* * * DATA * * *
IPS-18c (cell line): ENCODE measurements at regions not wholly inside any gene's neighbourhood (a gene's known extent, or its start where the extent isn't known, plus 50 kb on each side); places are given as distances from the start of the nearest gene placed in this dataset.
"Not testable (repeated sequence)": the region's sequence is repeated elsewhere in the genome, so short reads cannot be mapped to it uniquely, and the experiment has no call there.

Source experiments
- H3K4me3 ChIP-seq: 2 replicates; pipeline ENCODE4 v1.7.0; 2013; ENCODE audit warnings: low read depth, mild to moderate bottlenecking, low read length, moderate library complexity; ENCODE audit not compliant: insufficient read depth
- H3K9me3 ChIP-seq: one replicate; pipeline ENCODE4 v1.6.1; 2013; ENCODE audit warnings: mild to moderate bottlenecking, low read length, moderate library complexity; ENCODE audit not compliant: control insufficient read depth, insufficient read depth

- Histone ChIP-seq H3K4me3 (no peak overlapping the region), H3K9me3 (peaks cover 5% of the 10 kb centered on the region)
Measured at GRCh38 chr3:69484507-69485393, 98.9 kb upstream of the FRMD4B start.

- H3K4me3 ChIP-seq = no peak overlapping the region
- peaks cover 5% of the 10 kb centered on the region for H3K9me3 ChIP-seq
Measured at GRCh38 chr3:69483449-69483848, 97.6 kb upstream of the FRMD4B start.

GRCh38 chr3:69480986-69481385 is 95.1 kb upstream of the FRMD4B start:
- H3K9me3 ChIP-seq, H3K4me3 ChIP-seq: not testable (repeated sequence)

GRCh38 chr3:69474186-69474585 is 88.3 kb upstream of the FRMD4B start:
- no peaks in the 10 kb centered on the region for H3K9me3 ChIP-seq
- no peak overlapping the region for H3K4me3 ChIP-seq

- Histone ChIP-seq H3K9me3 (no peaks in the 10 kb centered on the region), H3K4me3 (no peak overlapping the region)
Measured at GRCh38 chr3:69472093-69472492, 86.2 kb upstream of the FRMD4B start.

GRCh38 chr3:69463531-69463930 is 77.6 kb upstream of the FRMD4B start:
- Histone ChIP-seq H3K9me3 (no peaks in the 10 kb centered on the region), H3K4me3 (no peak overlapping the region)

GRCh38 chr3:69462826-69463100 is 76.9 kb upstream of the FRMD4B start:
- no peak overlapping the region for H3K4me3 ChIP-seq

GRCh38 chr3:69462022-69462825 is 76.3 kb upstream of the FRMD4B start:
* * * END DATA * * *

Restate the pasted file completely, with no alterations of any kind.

IPS-18c (cell line): ENCODE measurements at regions not wholly inside any gene's neighbourhood (a gene's known extent, or its start where the extent isn't known, plus 50 kb on each side); places are given as distances from the start of the nearest gene placed in this dataset.
"Not testable (repeated sequence)": the region's sequence is repeated elsewhere in the genome, so short reads cannot be mapped to it uniquely, and the experiment has no call there.

Source experiments
- H3K4me3 ChIP-seq: 2 replicates; pipeline ENCODE4 v1.7.0; 2013; ENCODE audit warnings: low read depth, mild to moderate bottlenecking, low read length, moderate library complexity; ENCODE audit not compliant: insufficient read depth
- H3K9me3 ChIP-seq: one replicate; pipeline ENCODE4 v1.6.1; 2013; ENCODE audit warnings: mild to moderate bottlenecking, low read length, moderate library complexity; ENCODE audit not compliant: control insufficient read depth, insufficient read depth

- Histone ChIP-seq H3K4me3 (no peak overlapping the region), H3K9me3 (peaks cover 5% of the 10 kb centered on the region)
Measured at GRCh38 chr3:69484507-69485393, 98.9 kb upstream of the FRMD4B start.

- H3K4me3 ChIP-seq = no peak overlapping the region
- peaks cover 5% of the 10 kb centered on the region for H3K9me3 ChIP-seq
Measured at GRCh38 chr3:69483449-69483848, 97.6 kb upstream of the FRMD4B start.

GRCh38 chr3:69480986-69481385 is 95.1 kb upstream of the FRMD4B start:
- H3K9me3 ChIP-seq, H3K4me3 ChIP-seq: not testable (repeated sequence)

GRCh38 chr3:69474186-69474585 is 88.3 kb upstream of the FRMD4B start:
- no peaks in the 10 kb centered on the region for H3K9me3 ChIP-seq
- no peak overlapping the region for H3K4me3 ChIP-seq

- Histone ChIP-seq H3K9me3 (no peaks in the 10 kb centered on the region), H3K4me3 (no peak overlapping the region)
Measured at GRCh38 chr3:69472093-69472492, 86.2 kb upstream of the FRMD4B start.

GRCh38 chr3:69463531-69463930 is 77.6 kb upstream of the FRMD4B start:
- Histone ChIP-seq H3K9me3 (no peaks in the 10 kb centered on the region), H3K4me3 (no peak overlapping the region)

GRCh38 chr3:69462826-69463100 is 76.9 kb upstream of the FRMD4B start:
- no peak overlapping the region for H3K4me3 ChIP-seq

GRCh38 chr3:69462022-69462825 is 76.3 kb upstream of the FRMD4B start: